I also like to look at mine and my family’s life.  I have led a strange, exciting-ass life filled with really interesting characters.  I have hoped to publish a story collection titled “Squirrel Gravy for the Soul,” but I rarely speak of that collection since I might embarrass family members or friends from back home, and I dread speaking with some of them about the possibility.  I often feel it safer to leave it be.

What tools do you use when you’re writing?

I made a post about electronic resources that I enjoy using.  The one that I am continually surprised by my love for is yWriter, which is a freeware version of Scrivener.

What’s the one thing you can’t live without during a writing session?

My writing sessions are done all over the place and in a plethora of formats, so there is no definitive need.  On my sofa, on my phone, next to a slowly dripping HPLC… I usually write in sessions of about 10 minutes.

How do you fuel yourself during your writing session?

I eat little, work a lot, and sleep like an old person because my schedule is dear to me.  I eat breakfast sometimes, lunch sometimes, and most of the time I eat supper.

As far as diet, I am pescetarian, do not consume caffeine of any sort, and drink fruit juice on rare occasion.  I have sampled many varieties of tea, but now only consume true herbals with any sort of regularity.  I must confess, however, that my dear little Southern heart has a soft spot for decaf sweet tea.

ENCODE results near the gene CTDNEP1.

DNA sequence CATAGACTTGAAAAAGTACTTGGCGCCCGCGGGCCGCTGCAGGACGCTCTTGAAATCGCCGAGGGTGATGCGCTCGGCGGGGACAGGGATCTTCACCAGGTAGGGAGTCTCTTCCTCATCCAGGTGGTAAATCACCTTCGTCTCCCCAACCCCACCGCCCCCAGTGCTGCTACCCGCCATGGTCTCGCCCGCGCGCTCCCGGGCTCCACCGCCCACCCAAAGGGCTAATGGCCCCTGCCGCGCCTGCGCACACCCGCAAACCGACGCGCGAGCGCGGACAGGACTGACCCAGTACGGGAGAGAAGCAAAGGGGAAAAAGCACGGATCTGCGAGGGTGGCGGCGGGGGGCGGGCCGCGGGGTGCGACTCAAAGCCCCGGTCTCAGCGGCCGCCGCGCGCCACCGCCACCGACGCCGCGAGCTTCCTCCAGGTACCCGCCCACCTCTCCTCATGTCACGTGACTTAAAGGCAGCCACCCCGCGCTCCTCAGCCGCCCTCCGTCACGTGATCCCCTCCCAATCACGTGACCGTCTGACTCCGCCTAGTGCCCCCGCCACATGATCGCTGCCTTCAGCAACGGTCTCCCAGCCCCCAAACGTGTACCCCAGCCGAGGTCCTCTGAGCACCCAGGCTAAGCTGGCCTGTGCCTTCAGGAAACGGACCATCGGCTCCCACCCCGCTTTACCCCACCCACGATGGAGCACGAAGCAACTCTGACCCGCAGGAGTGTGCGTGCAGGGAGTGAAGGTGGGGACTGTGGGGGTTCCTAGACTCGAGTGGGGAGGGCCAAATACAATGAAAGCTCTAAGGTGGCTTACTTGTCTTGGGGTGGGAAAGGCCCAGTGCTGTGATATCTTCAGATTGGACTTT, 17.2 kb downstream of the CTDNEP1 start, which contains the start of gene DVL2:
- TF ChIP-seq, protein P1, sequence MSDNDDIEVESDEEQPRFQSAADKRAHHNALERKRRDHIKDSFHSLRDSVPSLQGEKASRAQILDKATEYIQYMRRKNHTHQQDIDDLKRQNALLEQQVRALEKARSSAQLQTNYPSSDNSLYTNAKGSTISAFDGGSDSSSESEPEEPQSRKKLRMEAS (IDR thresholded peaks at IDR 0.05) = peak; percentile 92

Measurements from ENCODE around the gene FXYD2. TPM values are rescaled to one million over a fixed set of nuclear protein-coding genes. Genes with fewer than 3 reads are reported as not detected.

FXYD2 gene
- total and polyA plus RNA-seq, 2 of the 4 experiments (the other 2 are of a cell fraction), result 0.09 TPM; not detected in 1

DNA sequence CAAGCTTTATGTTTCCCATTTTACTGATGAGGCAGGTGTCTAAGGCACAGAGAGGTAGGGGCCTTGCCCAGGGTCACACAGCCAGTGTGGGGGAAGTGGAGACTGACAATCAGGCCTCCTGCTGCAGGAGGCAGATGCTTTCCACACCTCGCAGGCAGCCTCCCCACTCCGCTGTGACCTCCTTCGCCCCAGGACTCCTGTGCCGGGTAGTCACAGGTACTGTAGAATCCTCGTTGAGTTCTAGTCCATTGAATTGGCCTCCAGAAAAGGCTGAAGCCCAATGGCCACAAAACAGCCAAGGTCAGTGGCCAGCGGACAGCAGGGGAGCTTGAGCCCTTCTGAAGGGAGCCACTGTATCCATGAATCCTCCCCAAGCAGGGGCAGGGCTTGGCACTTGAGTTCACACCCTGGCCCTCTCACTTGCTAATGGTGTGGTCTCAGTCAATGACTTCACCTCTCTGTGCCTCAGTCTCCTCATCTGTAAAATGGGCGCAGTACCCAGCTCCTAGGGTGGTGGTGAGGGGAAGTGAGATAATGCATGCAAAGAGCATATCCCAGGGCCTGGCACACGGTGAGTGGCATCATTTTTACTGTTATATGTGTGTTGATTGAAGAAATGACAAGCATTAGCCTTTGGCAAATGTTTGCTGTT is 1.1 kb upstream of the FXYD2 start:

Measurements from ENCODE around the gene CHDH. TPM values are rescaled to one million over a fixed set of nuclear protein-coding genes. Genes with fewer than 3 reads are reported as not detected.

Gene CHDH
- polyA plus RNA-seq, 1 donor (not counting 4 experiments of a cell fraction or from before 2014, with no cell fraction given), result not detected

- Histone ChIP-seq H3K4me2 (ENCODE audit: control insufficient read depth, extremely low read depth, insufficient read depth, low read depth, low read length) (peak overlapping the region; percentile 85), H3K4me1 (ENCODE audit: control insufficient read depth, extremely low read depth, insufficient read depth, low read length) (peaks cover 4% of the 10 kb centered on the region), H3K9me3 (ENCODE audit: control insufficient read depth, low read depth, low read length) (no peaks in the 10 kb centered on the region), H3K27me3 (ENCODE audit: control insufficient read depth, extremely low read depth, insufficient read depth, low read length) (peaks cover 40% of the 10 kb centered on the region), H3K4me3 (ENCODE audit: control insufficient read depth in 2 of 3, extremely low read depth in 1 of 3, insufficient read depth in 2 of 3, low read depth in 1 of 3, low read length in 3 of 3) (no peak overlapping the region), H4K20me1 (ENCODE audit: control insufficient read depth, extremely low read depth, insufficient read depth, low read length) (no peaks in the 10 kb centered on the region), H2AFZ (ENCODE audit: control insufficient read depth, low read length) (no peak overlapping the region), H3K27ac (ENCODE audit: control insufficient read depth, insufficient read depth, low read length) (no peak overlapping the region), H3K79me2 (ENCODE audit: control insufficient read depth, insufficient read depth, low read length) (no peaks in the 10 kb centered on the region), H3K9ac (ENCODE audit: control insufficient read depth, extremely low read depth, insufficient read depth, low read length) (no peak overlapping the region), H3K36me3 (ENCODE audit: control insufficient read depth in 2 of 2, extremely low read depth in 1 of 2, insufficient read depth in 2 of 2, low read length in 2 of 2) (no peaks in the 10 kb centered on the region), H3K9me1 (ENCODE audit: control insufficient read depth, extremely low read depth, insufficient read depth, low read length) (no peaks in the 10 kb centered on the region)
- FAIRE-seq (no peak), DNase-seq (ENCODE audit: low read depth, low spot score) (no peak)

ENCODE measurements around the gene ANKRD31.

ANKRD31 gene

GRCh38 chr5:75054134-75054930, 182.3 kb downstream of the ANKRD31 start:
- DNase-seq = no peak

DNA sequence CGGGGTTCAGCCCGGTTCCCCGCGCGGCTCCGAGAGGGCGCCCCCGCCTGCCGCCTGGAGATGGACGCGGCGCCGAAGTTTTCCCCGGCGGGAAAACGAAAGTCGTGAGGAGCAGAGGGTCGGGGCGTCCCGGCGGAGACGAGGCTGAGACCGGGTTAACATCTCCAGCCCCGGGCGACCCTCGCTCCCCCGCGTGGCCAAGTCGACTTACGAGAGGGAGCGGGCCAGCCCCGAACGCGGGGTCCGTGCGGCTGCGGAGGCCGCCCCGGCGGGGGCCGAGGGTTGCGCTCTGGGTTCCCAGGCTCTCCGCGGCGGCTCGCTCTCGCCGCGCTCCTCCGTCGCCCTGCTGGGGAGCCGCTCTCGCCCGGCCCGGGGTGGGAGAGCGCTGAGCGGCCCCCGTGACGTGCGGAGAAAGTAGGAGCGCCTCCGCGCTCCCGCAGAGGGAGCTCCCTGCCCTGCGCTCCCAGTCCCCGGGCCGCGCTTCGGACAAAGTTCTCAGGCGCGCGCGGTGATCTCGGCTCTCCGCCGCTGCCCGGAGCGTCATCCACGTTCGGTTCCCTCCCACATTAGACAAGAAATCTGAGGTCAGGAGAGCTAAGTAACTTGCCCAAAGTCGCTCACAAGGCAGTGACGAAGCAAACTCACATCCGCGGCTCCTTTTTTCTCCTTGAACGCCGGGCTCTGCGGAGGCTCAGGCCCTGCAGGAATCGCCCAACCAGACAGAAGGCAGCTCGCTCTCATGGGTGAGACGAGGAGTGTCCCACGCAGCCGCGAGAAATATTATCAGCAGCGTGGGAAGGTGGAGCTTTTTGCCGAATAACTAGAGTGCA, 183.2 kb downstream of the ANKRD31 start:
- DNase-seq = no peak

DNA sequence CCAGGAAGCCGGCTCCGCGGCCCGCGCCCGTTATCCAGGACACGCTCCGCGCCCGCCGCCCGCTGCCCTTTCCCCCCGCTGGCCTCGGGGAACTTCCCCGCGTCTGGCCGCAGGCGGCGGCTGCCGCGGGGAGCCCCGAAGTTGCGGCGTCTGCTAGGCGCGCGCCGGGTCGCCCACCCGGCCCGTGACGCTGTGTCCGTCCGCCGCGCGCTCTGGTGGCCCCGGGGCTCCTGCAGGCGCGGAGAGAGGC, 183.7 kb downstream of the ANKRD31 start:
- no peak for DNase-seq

How do you know when you’re done writing?

Usually something happens like the dog needs to be walked, my machines overpressurize or have an A280 peak, or I have to do something else more immediately necessary than writing.  Eventually I may be able to focus on my writing more, but at the moment keeping myself alive, healthy, and with an acceptable level of income is more important.  I often use timers to stop myself from writing, and my days tend to be extremely well structured.

 Questions You Can Copy if You Want to Participate:

When do you write? (time of day, day of week)

How do you seclude yourself from the outside world?

How do you review what you wrote the previous day?

What song is your go-to when you’re feeling uninspired?

What do you always do (i.e. listen to music, read, watch youtube, etc.) when you find yourself struggling with writer’s block?

What tools do you use when you’re writing?

What’s the one thing you can’t live without during a writing session?

How do you fuel yourself during your writing session?

How do you know when you’re done writing?